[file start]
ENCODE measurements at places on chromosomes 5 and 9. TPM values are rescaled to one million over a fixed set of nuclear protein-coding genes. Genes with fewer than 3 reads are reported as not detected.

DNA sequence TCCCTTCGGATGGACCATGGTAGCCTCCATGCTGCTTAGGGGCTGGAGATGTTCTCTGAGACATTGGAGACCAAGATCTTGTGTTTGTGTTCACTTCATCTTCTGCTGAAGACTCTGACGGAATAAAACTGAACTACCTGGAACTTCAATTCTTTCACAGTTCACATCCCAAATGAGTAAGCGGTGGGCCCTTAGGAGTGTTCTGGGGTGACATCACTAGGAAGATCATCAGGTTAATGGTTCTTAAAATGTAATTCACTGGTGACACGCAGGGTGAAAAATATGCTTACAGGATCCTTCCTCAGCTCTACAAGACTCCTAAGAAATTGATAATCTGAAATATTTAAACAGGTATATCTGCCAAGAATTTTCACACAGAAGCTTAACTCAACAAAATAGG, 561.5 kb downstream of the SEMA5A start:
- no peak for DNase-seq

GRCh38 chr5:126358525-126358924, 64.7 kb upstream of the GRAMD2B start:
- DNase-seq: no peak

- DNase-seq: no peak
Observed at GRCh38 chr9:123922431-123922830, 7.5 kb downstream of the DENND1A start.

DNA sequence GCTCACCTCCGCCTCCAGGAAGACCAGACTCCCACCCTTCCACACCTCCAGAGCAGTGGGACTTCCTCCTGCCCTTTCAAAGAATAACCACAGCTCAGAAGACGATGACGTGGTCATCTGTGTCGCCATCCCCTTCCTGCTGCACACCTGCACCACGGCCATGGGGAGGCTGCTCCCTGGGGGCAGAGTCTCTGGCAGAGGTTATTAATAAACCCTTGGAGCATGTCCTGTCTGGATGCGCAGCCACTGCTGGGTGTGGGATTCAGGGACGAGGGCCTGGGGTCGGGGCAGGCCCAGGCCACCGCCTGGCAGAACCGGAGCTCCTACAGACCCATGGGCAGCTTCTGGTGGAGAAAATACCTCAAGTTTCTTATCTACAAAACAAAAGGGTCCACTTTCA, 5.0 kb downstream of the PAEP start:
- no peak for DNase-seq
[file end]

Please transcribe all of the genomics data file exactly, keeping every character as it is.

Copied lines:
ENCODE measurements at places on chromosomes 5 and 9. TPM values are rescaled to one million over a fixed set of nuclear protein-coding genes. Genes with fewer than 3 reads are reported as not detected.

DNA sequence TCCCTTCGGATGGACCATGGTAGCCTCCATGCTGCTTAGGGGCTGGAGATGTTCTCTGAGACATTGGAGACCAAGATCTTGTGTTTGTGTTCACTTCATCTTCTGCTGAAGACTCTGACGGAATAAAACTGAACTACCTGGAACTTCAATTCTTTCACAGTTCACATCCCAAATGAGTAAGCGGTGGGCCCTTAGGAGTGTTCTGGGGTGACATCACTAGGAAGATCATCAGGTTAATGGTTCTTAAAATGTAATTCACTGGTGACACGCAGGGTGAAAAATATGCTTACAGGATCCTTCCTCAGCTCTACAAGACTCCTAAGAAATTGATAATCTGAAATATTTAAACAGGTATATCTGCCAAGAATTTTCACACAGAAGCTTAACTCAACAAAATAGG, 561.5 kb downstream of the SEMA5A start:
- no peak for DNase-seq

GRCh38 chr5:126358525-126358924, 64.7 kb upstream of the GRAMD2B start:
- DNase-seq: no peak

- DNase-seq: no peak
Observed at GRCh38 chr9:123922431-123922830, 7.5 kb downstream of the DENND1A start.

DNA sequence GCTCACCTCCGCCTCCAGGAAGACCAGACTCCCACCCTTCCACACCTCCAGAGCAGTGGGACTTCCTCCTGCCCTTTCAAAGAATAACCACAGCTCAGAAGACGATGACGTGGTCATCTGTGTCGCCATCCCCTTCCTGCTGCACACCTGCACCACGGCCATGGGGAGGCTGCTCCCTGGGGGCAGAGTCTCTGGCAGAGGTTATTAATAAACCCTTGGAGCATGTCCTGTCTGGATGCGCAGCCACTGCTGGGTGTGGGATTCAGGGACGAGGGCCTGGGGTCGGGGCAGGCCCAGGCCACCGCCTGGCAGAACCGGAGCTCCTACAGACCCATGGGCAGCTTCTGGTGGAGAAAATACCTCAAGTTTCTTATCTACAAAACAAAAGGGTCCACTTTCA, 5.0 kb downstream of the PAEP start:
- no peak for DNase-seq